Are we still having this argument over the relative wokeness of … “Baby, It’s Cold Outside”? Yes we are, and thank goodness, because both sides are finally bringing out the big guns. On the Left, we have John Legend and Ruby Turner, who think it’s “perfectly all right” to change the lyrics to reflect the #MeToo movement. On the Right, we have Deana Martin, the daughter of the man who made the most popular version of the Frank Loesser original, Sheila Ferguson, and … Piers Morgan?
Regardless of where you fall on this question, the six-plus minutes of Morgan’s righteous ranting and Good Morning Britain‘s incompetence at making a video call makes this clip a classic, too:
But Deana Martin, the daughter of legendary crooner Dean Martin, who recorded perhaps the most popular version of the song, is critical of the changes.
In an interview with the U.K. TV show Good Morning Britain, she calls the idea “absolutely absurd.”
“You do not change the lyrics to the song,” Martin said. “He’s made it more sexual with those words … and I think what he’s done is, he’s stealing the thunder from [composer] Frank Loesser’s song and from my dad. He should write his own song if he doesn’t like this one, but don’t change the lyrics. It’s a classic, perfect song.”
“[My dad] would say it’s absurd. I think that John should just have left it alone,” Martin added, while acknowledging that John Legend is “fantastic” and “a great writer.”
If all this sounds familiar to readers, it should. This debate first popped up in 2016, even before Harvey Weinstein catalyst for #MeToo, when Larry O’Connor offered his own righteous rant in defense of the song. This is destined to be a seasonal tradition, in which purists on both sides make everyone else miserable … like talking politics over Thanksgiving dinner.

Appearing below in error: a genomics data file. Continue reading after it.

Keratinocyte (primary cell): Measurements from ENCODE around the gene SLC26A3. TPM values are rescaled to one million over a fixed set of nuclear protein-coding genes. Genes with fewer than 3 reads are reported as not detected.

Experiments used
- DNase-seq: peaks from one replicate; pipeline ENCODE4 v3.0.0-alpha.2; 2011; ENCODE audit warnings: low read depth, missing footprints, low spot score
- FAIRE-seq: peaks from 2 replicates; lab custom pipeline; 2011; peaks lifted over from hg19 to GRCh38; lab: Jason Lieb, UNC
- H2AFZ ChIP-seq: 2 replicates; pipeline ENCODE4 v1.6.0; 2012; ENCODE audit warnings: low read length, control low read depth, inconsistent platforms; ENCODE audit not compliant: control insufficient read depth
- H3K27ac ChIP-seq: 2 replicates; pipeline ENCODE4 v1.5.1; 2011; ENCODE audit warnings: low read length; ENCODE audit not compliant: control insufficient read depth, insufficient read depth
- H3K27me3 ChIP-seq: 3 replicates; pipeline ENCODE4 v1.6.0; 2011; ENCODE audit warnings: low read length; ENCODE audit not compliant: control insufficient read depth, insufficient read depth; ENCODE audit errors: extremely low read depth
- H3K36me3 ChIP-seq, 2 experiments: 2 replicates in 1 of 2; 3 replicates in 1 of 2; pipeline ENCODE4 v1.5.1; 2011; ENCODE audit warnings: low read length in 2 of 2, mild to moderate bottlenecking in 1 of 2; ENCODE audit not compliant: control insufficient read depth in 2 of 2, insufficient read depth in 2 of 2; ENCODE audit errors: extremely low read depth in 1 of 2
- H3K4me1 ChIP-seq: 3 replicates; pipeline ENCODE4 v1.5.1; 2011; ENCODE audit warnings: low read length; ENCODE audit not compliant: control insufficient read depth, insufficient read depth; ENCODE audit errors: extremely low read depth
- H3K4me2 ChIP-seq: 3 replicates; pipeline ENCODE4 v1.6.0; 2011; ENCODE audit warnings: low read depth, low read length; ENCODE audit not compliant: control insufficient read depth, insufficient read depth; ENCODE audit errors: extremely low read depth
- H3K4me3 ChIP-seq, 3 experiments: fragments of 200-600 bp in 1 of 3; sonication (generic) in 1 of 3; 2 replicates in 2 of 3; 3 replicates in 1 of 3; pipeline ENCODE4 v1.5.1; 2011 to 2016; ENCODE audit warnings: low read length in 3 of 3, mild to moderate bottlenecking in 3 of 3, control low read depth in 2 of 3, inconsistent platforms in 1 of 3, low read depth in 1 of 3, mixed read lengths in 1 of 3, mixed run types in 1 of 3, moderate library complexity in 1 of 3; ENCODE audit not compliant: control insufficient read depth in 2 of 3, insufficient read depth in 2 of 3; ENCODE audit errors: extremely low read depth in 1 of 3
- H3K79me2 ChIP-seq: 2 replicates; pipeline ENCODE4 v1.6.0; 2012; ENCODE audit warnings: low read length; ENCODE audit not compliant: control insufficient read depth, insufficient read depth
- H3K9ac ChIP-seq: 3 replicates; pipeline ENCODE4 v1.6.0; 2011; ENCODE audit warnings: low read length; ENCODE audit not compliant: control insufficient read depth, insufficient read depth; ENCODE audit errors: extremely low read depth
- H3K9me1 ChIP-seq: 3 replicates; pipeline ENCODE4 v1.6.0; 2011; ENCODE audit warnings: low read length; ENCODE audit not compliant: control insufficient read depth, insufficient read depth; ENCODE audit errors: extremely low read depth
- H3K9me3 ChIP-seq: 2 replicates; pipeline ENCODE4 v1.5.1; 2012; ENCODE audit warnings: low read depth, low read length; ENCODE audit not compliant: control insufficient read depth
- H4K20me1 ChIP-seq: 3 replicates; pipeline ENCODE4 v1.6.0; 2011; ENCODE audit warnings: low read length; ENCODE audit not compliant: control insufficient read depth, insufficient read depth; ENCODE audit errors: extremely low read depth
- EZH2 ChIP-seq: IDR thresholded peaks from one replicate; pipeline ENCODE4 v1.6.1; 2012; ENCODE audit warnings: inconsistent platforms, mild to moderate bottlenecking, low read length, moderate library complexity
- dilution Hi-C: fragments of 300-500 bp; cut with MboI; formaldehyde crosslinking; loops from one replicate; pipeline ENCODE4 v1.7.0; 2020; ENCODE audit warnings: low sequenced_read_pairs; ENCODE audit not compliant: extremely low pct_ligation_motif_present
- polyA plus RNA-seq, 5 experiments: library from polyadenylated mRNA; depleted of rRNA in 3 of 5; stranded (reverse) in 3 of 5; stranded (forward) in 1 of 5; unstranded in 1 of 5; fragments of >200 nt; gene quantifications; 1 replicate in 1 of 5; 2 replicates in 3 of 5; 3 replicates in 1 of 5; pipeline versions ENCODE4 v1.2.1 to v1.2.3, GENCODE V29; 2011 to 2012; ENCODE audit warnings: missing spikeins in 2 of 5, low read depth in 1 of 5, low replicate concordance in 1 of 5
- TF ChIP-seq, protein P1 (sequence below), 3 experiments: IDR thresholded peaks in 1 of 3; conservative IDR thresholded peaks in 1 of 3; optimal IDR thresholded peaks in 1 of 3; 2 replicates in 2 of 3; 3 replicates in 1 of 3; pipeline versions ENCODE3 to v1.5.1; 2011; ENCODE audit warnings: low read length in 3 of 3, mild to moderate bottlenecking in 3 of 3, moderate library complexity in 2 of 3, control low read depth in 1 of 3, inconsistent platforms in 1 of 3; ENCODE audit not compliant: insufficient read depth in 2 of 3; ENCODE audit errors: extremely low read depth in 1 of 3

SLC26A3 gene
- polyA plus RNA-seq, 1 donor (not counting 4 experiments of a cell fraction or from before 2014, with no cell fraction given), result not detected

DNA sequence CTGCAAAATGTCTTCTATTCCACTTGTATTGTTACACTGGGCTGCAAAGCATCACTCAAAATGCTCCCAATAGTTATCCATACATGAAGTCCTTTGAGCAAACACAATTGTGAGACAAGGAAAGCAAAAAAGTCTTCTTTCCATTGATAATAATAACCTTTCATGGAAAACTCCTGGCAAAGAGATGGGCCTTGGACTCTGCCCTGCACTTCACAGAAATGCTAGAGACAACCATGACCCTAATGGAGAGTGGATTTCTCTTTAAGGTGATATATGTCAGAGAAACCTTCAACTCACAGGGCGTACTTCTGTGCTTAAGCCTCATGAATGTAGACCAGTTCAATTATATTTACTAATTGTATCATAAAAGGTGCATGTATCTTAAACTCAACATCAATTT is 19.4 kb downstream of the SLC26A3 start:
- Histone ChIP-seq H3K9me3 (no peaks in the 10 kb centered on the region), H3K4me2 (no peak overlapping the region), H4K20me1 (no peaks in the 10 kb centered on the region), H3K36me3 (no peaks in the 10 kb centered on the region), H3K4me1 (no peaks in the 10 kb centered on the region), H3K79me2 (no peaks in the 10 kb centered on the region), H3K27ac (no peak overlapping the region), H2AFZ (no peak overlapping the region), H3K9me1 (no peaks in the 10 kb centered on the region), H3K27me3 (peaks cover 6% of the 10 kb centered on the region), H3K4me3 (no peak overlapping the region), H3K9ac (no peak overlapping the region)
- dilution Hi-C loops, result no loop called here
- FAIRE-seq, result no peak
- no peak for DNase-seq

Needless to say, Morgan, Martin, and Ferguson have this correct, in several ways. The biggest issue is taking issue with the benign lyrics themselves, which don’t detail date-rape or sexual harassment but what used to be called courting by two people who clearly have affection for each other. It’s just suggestive enough to be cute while capturing that sense of tension between longing and social propriety for both voices in the lyrics. Anyone who finds the original offensive needs to grow several more layers of skin.
But if Legend and others don’t like the song, hey, that’s their choice … so why not just ignore it? I do that every year with John Lennon’s dreadful “Happy Christmas (War Is Over)” and Paul McCartney’s almost-as-tiresome “Wonderful Christmastime.” (And don’t get me started on “Last Christmas,” a song so bad that Hollywood has apparently made a movie out of it.) Rewriting the lyrics to update for gender or current cultural references would be one thing, but Legend rewrote them as a lecture to shame everyone who might have enjoyed the original. We’re so much enlightened than you are is the lesson. Well, bah humbug to that and to all the rest of Thomas Bowdler’s intellectual descendants.
If Legend is so keen on lecturing people over lyrical non-compliance with #MeToo, Morgan and Ferguson ask, why not start with rap and hip-hop lyrics? Misogyny and violence against women ooze from those genres, and yet Legend feels compelled to posture over Loesser’s corpse? Come on, man. The reason Legend takes his stand on Baby rather than Baby Got Back is because taking on rap and hip-hop will cost him lots and lots of money and any sort of coolness factor he’s generated. And, as Morgan points out vociferously, everyone knows that. Picking on Loesser rather than Snoop Dogg is craven, especially when the people who wrote Baby and made it popular aren’t here to defend themselves.
Deana Martin hits the nail on the head here — it’s “absolutely absurd” to pose as woke over Baby It’s Cold Outside. Legend deserves every ounce of ridicule that Morgan hands out here. He would have been better off heeding Martin’s advice: “He should write his own song if he doesn’t like this one.” Just make it better than “Last Christmas,” please.
Addendum: Please, no one tell Legend about Meat Loaf’s “Paradise By The Dashboard Light,” or for that matter, “Good Girls Don’t” by The Knack.